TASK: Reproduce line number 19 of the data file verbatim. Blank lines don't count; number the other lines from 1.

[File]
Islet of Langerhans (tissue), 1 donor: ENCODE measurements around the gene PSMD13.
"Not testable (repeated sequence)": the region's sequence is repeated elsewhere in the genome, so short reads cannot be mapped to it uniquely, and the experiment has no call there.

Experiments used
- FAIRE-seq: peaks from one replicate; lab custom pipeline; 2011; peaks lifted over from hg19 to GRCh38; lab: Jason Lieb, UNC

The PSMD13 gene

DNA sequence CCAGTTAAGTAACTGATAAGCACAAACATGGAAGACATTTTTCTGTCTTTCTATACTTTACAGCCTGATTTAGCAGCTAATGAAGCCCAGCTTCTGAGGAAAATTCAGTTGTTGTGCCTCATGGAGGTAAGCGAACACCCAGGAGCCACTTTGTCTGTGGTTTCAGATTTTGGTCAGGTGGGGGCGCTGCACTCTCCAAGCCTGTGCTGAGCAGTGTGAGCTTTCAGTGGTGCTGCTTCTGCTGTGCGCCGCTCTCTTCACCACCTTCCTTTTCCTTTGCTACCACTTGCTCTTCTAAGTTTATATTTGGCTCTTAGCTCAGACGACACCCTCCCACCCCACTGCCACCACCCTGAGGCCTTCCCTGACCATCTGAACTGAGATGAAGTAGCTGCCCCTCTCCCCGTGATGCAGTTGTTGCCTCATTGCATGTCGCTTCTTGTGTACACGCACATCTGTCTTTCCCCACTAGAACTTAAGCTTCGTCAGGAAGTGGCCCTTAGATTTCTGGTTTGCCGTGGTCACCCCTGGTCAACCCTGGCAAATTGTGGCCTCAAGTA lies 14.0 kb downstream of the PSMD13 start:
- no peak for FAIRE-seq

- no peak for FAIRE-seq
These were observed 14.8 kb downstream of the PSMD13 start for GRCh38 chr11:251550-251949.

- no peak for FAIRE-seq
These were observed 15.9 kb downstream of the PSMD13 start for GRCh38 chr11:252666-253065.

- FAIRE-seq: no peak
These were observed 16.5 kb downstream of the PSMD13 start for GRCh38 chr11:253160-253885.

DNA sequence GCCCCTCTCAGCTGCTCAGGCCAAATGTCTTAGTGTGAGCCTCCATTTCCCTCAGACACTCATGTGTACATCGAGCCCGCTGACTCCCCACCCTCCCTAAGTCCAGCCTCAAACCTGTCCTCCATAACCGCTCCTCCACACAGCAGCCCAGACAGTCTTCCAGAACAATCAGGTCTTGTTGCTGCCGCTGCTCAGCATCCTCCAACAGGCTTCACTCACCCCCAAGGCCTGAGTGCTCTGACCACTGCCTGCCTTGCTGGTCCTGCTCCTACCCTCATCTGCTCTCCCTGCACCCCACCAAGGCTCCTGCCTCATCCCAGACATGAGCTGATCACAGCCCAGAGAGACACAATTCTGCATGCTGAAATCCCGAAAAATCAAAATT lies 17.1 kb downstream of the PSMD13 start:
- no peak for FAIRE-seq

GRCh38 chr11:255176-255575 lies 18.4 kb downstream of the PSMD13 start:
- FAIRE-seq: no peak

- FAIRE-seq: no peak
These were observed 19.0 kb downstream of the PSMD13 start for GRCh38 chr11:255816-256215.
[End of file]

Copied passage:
These were observed 19.0 kb downstream of the PSMD13 start for GRCh38 chr11:255816-256215.